What's Your Kink?
Sex toys can bring more than just benefits in the bedroom; they can also boost your health – according to netdoctor.co.uk. Should Doctor’s stop being shy and recommend pleasure products? Samantha Evans, a former nurse certainly believes so. Challenging stuffy attitudes could change people’s lives for the better.
“I have encountered several doctors including GPs and gynecologists who will not recommend sex toys because of their own personal views and embarrassment about sex. However, once healthcare professionals learn about sex toys and sexual lubricants and see what products can really help, they often change their mind.”
Samantha says increasingly doctors are seeing vibrators as the way forward for helping people overcome intimate health issues. Sex toys can also be beneficial for many other illnesses too, Samantha reveals.
“Often people feel their body is being hijacked by their illness such as cancer and being able to enjoy sexual pleasure is something they can take back control of, beyond popping a pill. Using a sex toy is much more fun and has far fewer side effects than medication!”
Here are just some of the reasons it’s worth exploring your local sex shop (or browsing online) to benefit your health.
1. Great sex is good for you
One area sex toys can help with is simply making sex more enjoyable, helping couples discover what turns them on.
“Having great sex can promote health and wellbeing by improving your mood and physically making you feel good. Using a sex toy can spice up a flagging sex life and bring a bit of fun into your life. A sex toy will make you feel great as well as promoting your circulation and the release of the “feel good factors” during an orgasm.”
2. Sex toys can rejuvenate vaginas
Some of the most uncomfortable symptoms of the menopause are gynecological. Declining levels of the hormone estrogen can lead to vaginal tightness, vaginal dryness, and atrophy. This can lead to painful sex and decreased sex drive.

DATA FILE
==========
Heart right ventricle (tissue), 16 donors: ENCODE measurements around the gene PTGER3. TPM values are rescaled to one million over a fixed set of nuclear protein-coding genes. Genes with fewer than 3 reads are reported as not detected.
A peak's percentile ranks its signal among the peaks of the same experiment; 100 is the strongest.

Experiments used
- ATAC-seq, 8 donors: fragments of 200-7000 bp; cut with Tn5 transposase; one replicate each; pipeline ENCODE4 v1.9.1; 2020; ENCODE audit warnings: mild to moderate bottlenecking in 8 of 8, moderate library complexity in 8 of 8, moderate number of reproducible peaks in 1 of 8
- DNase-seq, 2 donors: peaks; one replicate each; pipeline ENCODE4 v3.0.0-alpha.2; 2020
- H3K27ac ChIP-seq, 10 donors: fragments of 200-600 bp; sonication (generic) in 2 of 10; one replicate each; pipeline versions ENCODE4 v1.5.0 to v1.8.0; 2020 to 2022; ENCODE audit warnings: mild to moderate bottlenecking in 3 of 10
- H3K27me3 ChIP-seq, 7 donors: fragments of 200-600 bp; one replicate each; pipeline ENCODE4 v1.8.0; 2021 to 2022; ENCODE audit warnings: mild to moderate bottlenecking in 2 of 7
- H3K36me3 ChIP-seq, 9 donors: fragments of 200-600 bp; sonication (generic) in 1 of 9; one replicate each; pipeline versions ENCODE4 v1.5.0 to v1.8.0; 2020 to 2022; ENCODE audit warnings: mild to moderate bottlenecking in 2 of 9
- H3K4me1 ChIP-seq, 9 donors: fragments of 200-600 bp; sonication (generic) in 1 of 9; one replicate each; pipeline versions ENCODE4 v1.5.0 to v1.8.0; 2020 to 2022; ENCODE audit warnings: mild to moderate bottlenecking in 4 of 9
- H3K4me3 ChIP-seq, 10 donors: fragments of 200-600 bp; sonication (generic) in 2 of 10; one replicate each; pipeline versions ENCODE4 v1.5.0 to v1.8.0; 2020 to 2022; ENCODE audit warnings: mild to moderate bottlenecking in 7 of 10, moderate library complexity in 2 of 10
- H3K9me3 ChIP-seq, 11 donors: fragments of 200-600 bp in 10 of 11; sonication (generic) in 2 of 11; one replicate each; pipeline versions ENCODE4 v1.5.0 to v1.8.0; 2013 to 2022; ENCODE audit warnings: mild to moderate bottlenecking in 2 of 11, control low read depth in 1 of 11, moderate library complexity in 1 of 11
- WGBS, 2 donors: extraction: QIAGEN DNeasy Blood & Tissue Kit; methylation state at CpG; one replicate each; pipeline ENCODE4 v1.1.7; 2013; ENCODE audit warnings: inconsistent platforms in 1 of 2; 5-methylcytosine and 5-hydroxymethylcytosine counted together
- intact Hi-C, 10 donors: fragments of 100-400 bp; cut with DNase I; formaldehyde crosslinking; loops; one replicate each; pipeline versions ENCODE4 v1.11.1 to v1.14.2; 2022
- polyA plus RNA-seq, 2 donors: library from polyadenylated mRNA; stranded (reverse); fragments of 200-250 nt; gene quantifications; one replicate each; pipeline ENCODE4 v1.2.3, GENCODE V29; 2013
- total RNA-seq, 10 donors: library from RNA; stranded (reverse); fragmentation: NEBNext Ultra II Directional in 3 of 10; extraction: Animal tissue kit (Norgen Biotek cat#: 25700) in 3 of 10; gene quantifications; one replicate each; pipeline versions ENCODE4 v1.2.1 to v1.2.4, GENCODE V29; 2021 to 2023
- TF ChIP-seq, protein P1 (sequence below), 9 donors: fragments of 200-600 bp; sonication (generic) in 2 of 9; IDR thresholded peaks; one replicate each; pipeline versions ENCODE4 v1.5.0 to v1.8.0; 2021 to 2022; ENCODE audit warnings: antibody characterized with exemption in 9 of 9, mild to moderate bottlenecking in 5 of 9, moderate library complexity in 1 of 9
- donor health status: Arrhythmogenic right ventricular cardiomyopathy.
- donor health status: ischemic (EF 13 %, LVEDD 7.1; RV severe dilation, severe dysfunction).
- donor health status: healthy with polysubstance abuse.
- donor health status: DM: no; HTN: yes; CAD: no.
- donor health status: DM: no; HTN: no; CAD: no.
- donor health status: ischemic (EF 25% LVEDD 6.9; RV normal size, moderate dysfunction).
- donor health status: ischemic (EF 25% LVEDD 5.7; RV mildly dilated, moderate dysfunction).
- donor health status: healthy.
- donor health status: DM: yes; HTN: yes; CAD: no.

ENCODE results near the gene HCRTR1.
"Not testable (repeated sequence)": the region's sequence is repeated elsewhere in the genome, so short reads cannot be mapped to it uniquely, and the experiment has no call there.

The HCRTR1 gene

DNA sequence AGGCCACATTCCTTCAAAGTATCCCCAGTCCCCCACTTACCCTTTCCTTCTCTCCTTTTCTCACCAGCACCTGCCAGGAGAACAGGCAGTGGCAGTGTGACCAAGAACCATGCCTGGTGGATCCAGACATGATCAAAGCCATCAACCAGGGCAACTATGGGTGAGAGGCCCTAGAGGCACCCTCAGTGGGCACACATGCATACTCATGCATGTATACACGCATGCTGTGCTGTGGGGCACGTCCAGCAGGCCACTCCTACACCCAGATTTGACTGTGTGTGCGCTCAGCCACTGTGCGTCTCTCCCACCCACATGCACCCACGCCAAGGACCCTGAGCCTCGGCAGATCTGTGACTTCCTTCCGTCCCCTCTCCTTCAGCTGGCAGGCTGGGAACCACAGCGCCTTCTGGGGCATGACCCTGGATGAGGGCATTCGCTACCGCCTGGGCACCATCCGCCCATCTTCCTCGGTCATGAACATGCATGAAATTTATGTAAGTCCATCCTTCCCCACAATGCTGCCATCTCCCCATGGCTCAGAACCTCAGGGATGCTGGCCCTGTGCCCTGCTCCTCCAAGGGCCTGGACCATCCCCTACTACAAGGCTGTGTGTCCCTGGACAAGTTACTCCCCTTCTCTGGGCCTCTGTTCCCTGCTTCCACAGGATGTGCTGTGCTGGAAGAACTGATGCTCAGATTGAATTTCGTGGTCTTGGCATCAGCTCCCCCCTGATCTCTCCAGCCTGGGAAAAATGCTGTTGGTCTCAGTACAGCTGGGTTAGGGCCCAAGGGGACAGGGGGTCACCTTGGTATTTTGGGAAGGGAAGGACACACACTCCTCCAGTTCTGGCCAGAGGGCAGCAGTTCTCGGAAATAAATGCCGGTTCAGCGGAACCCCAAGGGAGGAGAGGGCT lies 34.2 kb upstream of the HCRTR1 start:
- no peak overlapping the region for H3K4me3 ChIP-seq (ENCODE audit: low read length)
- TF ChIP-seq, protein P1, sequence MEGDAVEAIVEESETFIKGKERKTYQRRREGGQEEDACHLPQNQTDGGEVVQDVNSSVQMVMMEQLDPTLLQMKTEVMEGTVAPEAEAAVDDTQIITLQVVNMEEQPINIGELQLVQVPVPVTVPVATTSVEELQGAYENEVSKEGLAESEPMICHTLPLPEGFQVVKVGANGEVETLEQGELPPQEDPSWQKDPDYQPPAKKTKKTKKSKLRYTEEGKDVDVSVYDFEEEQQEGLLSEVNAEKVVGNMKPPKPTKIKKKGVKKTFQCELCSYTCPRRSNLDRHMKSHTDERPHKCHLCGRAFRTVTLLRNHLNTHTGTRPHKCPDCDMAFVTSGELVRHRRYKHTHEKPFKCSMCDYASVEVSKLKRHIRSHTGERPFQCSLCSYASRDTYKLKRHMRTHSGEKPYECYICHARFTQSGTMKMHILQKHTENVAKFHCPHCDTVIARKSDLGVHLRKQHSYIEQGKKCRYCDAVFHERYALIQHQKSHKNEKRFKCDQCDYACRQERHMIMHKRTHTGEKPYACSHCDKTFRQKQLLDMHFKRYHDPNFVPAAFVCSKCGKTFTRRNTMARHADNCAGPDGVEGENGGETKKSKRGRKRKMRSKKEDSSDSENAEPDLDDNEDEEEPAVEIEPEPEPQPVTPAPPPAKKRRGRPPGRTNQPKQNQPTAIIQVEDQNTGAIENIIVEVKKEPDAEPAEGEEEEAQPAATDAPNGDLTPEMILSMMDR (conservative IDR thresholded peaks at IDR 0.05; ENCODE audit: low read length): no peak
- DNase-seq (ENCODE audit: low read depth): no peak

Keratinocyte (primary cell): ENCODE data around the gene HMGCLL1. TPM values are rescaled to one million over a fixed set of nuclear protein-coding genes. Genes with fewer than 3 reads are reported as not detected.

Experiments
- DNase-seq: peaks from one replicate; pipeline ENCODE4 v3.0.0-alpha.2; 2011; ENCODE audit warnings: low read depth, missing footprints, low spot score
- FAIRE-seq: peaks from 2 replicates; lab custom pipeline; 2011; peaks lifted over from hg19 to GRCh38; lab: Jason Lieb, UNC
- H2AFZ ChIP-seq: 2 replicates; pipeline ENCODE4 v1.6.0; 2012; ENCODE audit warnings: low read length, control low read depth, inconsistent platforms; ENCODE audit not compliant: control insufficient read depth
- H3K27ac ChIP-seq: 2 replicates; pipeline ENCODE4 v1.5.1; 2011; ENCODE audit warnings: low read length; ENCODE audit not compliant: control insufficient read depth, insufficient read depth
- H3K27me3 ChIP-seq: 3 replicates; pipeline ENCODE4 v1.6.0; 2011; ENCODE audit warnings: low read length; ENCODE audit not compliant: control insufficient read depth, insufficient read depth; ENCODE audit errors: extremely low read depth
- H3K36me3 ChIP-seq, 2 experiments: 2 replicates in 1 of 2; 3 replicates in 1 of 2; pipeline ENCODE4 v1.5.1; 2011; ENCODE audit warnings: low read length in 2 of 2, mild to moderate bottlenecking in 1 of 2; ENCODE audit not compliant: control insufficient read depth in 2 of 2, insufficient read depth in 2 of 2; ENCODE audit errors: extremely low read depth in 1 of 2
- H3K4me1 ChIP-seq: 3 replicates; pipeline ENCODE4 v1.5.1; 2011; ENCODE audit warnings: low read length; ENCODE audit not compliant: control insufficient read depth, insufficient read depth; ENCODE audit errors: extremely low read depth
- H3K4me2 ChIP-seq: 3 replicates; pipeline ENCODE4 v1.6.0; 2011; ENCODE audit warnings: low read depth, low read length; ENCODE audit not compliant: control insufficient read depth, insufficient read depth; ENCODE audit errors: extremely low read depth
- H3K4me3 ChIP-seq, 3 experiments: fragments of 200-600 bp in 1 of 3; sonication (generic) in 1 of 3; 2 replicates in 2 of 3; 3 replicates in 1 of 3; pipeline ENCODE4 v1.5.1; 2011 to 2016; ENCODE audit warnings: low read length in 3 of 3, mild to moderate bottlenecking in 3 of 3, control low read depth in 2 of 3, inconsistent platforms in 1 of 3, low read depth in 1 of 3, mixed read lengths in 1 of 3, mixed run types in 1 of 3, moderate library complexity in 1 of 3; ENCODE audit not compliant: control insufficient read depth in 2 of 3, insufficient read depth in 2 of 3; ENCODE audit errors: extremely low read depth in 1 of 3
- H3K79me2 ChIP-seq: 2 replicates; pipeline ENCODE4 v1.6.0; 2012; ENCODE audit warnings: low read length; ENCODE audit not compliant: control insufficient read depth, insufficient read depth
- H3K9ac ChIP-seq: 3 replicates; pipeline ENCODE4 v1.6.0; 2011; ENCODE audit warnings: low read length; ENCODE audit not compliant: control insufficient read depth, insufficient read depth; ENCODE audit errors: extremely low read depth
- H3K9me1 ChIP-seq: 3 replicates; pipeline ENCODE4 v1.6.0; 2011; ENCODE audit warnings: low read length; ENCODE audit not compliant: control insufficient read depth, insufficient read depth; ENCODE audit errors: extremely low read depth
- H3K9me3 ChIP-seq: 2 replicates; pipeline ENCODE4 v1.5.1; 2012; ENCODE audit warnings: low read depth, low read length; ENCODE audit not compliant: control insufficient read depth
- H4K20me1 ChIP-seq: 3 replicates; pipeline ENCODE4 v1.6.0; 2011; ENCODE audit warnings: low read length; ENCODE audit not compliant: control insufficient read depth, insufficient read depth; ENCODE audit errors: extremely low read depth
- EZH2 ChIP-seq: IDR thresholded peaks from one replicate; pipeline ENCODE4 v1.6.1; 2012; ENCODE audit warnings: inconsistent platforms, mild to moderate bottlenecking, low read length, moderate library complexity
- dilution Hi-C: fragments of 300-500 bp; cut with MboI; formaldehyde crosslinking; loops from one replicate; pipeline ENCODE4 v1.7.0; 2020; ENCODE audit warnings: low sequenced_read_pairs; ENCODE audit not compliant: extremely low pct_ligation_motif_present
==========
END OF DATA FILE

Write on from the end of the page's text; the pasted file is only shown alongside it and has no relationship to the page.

But vibrators can alieve these symptoms (by improving the tone and elasticity of vaginal walls and improving sexual sensation) and also promote vaginal lubrication.
Sex toys can also be useful following gynaecological surgery or even after childbirth to keep the vaginal tissue flexible, preventing it from becoming too tight and also promoting to blood flow to the area to speed up healing, says Samantha.
3. Sex toys help men too
Men can benefit from toys too, says Samantha. She says men who use them are less likely to be burdened with erectile dysfunction, difficulty orgasming and low sex drive.
“They are also more likely to be aware of their sexual health, making them more likely to notice any abnormalities and seek medical advice,” she points out.
Male products can help men overcome erectile dysfunction, following prostate surgery or treatment, diabetes, heart disease, spinal cord injury and neurological conditions by promoting the blood flow into the erectile tissues and stimulating the nerves to help the man have an erection without them having to take Viagra.
4. Sex isn’t just about penetration
There’s a reason sex experts stress the importance of foreplay. Most women just cannot orgasm through penetration alone no matter how turned on they are. Stimulating the clitoris can be the key to satisfying climaxes and sex toys can make that easier. Vibrators can be really useful for vulval pain conditions such as vulvodynia where penetration can be tricky to achieve.
“By becoming aware of how her body feels through intimate massage and exploration using a vibrator and lubricant and relaxation techniques, a woman who has vulvodynia can become more relaxed and comfortable with her body and her symptoms may lessen. It also allows intimate sex play when penetration is not possible,” says Samantha.
5. Vibrators can be better than medical dilators for vaginismus
Vaginismus, a condition in which a woman’s vaginal muscles tense up involuntarily, when penetration is attempted is generally treated using medical dilators of increasing sizes to allow the patient to begin with the thinnest dilator and slowly progress to the next size. But not all women get on with these, reveals Samantha.
Women’s health physiotherapist Michelle Lyons, says she often tries to get her sexual health patients to use a vibrator instead of a standard dilator.
“They (hopefully) already associate the vibrator with pleasure, which can be a significant help with their recovery from vaginismus / dyspareunia. We know from the research that low frequency vibrations can be sedative for the pelvic floor muscles, whereas higher frequencies are more stimulating.
After all, the goal of my sexual rehab clients is to return to sexual pleasure, not just to ‘tolerate’ the presence of something in their vagina!”
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